Nanoscale evidence of erbium clustering in Er-doped silicon-rich silica
1 Groupe de Physique des Matériaux (GPM), Université et INSA de Rouen, UMR CNRS 6634, Normandie Université, Av. de l’Université, BP 12, Saint Etienne du Rouvray, 76801, France
2 Centre de Recherche sur les Ions, les Matériaux et la Photonique (CIMAP), CEA/CNRS/ENSICAEN/UCBN, 6 Bd. Maréchal Juin, Caen Cedex 4, 14050, France
Citation and License
Nanoscale Research Letters 2013, 8:39 doi:10.1186/1556-276X-8-39Published: 21 January 2013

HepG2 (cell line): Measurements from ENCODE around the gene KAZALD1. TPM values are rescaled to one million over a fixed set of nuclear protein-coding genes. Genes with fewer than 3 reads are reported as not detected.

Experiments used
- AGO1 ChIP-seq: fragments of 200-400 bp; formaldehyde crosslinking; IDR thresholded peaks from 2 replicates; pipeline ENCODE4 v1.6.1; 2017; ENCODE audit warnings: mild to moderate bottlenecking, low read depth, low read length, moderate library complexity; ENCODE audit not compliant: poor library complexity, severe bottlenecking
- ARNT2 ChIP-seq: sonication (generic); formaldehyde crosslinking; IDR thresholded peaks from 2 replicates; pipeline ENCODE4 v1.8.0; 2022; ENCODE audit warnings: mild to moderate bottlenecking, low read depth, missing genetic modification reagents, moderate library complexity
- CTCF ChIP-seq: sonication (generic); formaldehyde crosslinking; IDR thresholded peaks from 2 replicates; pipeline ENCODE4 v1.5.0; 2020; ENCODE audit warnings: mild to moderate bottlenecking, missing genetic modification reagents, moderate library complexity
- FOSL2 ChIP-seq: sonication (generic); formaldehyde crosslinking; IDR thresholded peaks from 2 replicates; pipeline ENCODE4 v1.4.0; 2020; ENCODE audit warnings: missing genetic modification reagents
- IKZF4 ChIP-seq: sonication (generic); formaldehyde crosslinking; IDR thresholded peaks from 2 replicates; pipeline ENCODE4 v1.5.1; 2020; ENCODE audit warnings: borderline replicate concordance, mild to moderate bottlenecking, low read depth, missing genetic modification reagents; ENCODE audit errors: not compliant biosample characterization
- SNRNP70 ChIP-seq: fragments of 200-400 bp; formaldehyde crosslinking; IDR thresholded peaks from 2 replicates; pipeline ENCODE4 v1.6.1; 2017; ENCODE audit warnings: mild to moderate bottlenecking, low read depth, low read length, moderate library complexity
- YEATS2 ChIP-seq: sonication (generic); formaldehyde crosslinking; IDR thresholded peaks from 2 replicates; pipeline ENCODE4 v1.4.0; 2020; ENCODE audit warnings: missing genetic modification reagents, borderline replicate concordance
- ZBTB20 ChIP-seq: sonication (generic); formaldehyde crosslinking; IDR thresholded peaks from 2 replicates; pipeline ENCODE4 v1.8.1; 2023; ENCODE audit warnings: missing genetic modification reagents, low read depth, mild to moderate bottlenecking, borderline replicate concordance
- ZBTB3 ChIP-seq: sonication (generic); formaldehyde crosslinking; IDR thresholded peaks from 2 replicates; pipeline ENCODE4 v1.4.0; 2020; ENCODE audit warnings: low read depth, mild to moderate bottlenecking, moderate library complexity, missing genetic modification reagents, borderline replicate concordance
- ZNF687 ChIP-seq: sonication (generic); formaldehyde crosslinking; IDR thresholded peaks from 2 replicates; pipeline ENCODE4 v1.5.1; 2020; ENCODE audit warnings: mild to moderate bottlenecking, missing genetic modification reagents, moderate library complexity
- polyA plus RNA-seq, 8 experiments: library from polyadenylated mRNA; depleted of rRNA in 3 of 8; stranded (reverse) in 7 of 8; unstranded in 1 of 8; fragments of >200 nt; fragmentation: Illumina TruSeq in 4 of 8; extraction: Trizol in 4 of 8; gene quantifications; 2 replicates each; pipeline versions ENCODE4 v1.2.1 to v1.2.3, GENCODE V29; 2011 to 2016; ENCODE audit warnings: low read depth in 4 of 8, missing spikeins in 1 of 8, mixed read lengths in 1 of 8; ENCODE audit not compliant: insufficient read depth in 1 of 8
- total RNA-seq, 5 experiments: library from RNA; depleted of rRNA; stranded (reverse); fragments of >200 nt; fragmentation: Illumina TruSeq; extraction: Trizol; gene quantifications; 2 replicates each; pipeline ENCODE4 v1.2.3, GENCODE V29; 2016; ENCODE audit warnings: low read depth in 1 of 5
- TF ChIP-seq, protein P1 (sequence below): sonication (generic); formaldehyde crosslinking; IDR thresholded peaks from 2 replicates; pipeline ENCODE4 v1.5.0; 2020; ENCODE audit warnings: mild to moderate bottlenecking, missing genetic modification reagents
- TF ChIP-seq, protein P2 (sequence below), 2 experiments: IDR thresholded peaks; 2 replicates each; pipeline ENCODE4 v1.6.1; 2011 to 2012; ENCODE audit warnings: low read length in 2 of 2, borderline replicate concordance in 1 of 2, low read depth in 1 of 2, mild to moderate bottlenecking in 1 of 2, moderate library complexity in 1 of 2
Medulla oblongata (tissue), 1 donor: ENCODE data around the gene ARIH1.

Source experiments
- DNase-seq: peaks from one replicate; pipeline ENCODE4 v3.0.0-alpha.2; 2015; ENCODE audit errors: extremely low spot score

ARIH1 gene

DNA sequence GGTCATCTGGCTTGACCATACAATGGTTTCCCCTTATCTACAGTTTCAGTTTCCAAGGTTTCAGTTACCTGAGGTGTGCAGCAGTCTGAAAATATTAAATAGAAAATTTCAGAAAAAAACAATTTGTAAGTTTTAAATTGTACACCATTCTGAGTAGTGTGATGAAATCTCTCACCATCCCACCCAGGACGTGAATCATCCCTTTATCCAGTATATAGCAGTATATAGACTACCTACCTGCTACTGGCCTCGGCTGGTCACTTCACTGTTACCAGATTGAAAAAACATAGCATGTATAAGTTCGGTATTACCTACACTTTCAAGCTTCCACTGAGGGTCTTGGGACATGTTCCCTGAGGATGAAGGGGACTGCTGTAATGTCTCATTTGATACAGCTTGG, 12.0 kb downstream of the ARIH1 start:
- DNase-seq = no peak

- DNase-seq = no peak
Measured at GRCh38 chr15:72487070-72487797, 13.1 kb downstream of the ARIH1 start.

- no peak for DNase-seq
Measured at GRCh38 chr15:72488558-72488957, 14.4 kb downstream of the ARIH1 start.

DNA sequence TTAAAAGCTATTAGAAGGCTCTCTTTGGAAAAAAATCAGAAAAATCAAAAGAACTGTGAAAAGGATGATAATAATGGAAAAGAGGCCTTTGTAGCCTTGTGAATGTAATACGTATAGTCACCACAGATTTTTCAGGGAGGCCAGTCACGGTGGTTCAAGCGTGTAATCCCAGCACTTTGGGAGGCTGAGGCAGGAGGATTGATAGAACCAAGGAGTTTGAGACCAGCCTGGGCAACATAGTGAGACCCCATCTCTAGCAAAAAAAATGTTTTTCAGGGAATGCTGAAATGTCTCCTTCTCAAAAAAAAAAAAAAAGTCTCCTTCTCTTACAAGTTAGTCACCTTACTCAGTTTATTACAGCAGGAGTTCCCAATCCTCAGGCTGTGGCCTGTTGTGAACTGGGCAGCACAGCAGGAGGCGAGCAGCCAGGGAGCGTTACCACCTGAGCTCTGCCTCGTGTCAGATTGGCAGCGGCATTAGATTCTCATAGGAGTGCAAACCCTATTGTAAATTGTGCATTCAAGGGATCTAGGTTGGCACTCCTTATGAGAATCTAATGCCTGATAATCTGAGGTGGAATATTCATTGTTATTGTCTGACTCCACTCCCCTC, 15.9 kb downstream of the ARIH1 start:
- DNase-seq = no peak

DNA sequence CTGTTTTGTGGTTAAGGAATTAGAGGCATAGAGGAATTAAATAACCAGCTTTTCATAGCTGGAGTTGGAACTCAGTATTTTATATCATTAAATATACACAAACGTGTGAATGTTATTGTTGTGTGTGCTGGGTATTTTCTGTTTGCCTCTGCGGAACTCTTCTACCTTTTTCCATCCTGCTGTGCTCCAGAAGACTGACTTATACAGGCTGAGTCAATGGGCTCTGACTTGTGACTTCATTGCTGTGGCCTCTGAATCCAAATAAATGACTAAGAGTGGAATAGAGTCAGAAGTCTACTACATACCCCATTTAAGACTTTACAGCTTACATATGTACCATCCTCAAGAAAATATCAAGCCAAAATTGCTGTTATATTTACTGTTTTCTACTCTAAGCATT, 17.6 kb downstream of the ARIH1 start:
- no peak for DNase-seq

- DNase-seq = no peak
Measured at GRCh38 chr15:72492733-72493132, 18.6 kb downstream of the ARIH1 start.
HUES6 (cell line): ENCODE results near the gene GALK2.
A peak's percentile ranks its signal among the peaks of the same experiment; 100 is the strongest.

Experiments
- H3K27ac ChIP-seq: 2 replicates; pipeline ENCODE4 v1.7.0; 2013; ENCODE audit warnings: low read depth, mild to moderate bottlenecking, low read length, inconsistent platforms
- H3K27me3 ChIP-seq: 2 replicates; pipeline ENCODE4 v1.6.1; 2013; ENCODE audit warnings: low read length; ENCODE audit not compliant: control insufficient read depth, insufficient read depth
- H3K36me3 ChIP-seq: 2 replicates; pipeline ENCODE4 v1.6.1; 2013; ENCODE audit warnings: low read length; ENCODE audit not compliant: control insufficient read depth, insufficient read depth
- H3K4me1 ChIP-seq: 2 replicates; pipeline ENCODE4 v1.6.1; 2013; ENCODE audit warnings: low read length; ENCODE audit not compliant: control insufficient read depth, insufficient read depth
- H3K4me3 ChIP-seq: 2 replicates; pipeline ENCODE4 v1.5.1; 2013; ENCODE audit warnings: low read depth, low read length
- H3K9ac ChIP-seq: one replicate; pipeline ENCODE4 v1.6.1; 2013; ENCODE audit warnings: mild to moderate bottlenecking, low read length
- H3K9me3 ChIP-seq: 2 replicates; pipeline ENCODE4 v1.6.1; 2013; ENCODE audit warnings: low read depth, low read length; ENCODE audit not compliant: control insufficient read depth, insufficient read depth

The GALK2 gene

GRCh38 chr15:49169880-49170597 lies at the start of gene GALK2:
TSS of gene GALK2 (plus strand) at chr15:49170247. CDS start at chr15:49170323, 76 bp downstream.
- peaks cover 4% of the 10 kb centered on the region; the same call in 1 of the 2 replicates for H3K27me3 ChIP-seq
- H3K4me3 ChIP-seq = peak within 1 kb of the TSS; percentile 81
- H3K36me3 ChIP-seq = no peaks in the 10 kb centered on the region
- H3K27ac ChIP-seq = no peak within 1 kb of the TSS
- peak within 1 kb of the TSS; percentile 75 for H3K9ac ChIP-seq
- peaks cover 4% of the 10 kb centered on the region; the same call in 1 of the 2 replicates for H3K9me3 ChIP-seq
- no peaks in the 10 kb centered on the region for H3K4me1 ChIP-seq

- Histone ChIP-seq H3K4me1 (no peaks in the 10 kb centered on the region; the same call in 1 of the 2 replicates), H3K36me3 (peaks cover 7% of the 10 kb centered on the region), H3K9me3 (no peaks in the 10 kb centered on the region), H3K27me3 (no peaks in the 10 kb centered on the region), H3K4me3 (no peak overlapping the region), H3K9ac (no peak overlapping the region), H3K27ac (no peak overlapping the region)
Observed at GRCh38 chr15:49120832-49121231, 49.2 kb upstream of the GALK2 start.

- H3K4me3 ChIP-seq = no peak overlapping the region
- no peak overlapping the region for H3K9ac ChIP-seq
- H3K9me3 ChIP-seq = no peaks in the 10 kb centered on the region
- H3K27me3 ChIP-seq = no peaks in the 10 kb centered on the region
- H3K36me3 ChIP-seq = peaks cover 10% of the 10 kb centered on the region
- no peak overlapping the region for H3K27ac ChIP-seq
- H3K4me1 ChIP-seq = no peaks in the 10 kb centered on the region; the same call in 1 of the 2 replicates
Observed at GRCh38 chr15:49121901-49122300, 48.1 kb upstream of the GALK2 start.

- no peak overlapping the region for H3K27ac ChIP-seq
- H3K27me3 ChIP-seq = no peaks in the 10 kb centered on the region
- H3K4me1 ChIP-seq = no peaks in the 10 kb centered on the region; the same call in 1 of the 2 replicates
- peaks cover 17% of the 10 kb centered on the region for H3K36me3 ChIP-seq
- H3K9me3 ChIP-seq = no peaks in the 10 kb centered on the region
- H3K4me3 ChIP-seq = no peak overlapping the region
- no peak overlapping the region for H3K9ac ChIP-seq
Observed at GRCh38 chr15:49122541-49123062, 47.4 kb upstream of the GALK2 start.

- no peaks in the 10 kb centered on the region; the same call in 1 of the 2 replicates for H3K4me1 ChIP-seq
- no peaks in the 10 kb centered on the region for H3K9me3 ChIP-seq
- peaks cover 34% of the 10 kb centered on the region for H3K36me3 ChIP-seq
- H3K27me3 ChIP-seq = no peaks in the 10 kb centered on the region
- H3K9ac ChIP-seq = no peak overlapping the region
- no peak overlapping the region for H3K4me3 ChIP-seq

Photoluminescence spectroscopy and atom probe tomography were used to explore the optical activity and microstructure of Er3+-doped Si-rich SiO2 thin films fabricated by radio-frequency magnetron sputtering. The effect of post-fabrication annealing treatment on the properties of the films was investigated. The evolution of the nanoscale structure upon an annealing treatment was found to control the interrelation between the radiative recombination of the carriers via Si clusters and via 4f shell transitions in Er3+ ions. The most efficient 1.53-μm Er3+ photoluminescence was observed from the films submitted to low-temperature treatment ranging from 600°C to 900°C. An annealing treatment at 1,100°C, used often to form Si nanocrystallites, favors an intense emission in visible spectral range with the maximum peak at about 740 nm. Along with this, a drastic decrease of 1.53-μm Er3+ photoluminescence emission was detected. The atom probe results demonstrated that the clustering of Er3+ ions upon such high-temperature annealing treatment was the main reason. The diffusion parameters of Si and Er3+ ions as well as a chemical composition of different clusters were also obtained. The films annealed at 1,100°C contain pure spherical Si nanocrystallites, ErSi3O6 clusters, and free Er3+ ions embedded in SiO2 host. The mean size and the density of Si nanocrystallites were found to be 1.3± 0.3 nm and (3.1± 0.2)×1018 Si nanocrystallites·cm−3, respectively. The density of ErSi3O6 clusters was estimated to be (2.0± 0.2)×1018 clusters·cm−3, keeping about 30% of the total Er3+ amount. These Er-rich clusters had a mean radius of about 1.5 nm and demonstrated preferable formation in the vicinity of Si nanocrystallites.